that would have been paid to such creditors, if the amount to be distributed under the resolution plan in
accordance with the order of priority under Section 53(l), in the event of liquidation, which is higher.
c. payment of debt of financial creditors, who do not vote in favor of the plan, which shall not be less than
with the order of priority under Section 53(l), in the event of liquidation;
d. management of the affairs of the company after the approval of the plan
e. the implementation and supervision of the plan;
f. does not contravene any other law in force;
g. confirm to such requirements as has been prescribed by the board

Selection of Plan by COC


The RP shall after seeing that the plan confirms to the requirement of Section 30(2) present the best plan to COC
for its approval- Section 30(3).

The COC shall then approve the resolution plan by a vote of not less than sixty-six percent of voting shares of the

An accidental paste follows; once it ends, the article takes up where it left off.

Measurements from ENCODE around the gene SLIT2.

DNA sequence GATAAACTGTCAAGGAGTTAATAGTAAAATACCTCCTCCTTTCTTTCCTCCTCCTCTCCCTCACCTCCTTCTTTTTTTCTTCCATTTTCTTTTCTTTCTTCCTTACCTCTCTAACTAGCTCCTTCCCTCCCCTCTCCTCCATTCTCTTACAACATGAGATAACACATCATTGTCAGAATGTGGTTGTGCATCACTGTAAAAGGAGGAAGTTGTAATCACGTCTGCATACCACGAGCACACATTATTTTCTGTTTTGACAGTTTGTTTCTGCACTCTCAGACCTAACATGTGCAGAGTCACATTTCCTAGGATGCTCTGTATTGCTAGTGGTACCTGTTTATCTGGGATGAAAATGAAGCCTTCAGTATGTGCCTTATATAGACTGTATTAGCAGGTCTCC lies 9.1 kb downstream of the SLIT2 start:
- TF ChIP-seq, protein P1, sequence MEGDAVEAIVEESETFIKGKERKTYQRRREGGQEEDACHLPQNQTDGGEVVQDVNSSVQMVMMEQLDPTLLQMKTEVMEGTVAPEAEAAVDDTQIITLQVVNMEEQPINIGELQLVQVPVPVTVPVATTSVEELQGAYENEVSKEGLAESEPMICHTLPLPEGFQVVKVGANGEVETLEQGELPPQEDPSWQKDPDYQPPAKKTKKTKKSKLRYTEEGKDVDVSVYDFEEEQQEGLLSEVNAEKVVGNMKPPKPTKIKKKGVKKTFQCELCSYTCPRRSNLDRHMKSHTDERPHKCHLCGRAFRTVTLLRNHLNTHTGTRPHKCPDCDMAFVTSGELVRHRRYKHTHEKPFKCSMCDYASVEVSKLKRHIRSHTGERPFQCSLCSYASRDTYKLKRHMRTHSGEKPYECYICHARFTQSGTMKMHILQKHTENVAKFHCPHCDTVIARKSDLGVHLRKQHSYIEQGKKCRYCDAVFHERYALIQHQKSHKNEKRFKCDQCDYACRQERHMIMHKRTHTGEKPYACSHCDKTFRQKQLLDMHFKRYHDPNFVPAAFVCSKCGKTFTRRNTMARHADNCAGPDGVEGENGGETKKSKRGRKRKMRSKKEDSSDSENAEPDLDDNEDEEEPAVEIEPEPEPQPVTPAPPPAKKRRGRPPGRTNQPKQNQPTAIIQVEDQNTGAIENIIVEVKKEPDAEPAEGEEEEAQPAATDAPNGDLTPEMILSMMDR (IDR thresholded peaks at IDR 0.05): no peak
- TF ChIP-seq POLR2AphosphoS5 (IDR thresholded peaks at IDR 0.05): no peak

financial creditors. – Section 30(4) A resolution applicant shall not have the right to vote unless and until he is a
financial creditor.

Submission of Plan to NCLT

The RP shall then submit the approved plan to NCLT for its approval- Section 30(6)

Approval of Plan by NCLT

Section 31 deals with the approval of the plan by the Adjudicating Authority.

Section 31(1) states that the AA after it is satisfied that the plan has met with all the requirements as stated under
sub-section 2 of Section 30, IBC shall by an order approve the plan which shall be then binding on the corporate
debtor and its employees, members, creditors, guarantors and other stakeholders involved in the plan. The
moratorium then ceases to exist and the RP has to send in all the records to the database of the IBBI.

Section 31(2) states that if the AA is satisfied that the plan does not satisfy the requirements mentioned in sub-
section (1) of Section 31, it shall reject the plan.

Appeal

An appeal can be filed against the order of NCLT approving the plan under Section 31, on the following grounds
mentioned in Section 61(3), namely-

(i) the approved resolution plan is in contravention of the provisions of any law for the time being in force;